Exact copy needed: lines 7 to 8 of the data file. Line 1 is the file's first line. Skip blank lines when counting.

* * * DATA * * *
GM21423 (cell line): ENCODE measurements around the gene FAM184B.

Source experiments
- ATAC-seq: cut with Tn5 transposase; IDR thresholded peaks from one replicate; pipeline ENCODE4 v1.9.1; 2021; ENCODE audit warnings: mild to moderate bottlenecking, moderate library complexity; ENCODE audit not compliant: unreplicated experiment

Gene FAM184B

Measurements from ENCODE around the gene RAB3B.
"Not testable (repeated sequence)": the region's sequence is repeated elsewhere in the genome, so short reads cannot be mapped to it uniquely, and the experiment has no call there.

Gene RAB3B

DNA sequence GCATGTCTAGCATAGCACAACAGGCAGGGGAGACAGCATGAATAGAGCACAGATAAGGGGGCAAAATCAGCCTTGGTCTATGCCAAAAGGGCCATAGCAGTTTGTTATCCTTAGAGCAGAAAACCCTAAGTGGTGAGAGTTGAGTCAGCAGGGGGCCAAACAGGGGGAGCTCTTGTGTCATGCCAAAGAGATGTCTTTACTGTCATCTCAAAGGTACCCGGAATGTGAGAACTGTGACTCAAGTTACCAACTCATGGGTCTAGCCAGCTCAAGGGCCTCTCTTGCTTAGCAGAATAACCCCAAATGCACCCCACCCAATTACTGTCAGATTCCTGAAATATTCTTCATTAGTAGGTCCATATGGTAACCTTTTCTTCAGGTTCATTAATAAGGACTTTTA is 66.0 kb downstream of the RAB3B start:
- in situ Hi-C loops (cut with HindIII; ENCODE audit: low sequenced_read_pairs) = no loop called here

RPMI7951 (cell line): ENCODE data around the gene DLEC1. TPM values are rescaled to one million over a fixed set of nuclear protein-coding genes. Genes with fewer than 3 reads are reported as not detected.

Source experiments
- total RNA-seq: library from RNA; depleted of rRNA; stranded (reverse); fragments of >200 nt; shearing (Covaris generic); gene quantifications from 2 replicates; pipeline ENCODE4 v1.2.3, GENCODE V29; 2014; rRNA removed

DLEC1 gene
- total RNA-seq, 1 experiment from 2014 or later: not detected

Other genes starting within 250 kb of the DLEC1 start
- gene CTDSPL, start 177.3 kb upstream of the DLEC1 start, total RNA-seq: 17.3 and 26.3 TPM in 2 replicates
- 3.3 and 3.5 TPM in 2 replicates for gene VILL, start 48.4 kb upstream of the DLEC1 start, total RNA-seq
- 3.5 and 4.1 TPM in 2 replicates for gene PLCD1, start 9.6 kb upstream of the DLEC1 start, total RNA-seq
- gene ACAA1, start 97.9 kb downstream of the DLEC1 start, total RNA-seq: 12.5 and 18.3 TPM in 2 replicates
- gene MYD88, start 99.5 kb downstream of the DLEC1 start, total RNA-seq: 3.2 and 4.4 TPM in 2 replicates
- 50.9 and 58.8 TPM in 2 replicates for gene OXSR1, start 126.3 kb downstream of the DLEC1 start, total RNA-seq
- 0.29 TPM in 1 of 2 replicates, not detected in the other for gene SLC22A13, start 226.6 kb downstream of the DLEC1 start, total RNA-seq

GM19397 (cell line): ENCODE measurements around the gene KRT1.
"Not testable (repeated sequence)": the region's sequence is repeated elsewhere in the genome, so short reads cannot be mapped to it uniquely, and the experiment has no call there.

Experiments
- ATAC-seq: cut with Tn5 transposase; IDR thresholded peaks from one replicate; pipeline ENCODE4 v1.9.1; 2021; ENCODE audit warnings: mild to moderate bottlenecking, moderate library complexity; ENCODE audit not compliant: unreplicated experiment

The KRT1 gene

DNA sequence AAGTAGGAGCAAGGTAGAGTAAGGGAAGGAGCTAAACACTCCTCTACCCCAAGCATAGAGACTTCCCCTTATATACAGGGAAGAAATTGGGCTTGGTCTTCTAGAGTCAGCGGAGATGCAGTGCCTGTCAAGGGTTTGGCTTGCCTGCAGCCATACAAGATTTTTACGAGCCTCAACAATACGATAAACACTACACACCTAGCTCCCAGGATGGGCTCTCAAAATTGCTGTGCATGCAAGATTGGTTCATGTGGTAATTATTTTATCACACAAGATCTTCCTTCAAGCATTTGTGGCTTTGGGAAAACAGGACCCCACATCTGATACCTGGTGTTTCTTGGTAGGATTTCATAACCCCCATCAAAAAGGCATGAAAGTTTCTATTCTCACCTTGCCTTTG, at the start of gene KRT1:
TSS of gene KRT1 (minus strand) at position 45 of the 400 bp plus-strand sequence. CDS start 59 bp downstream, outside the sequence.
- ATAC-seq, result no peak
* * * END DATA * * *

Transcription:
Gene RAB3B

DNA sequence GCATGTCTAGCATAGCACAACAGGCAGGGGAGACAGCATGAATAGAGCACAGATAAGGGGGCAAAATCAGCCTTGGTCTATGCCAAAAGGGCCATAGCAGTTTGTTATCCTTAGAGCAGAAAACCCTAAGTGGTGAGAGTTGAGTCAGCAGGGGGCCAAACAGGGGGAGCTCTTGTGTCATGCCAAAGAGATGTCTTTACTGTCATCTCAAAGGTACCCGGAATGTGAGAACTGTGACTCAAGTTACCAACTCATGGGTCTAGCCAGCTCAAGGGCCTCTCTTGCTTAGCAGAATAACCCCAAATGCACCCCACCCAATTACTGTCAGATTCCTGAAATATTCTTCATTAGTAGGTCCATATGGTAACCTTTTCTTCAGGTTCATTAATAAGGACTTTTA is 66.0 kb downstream of the RAB3B start: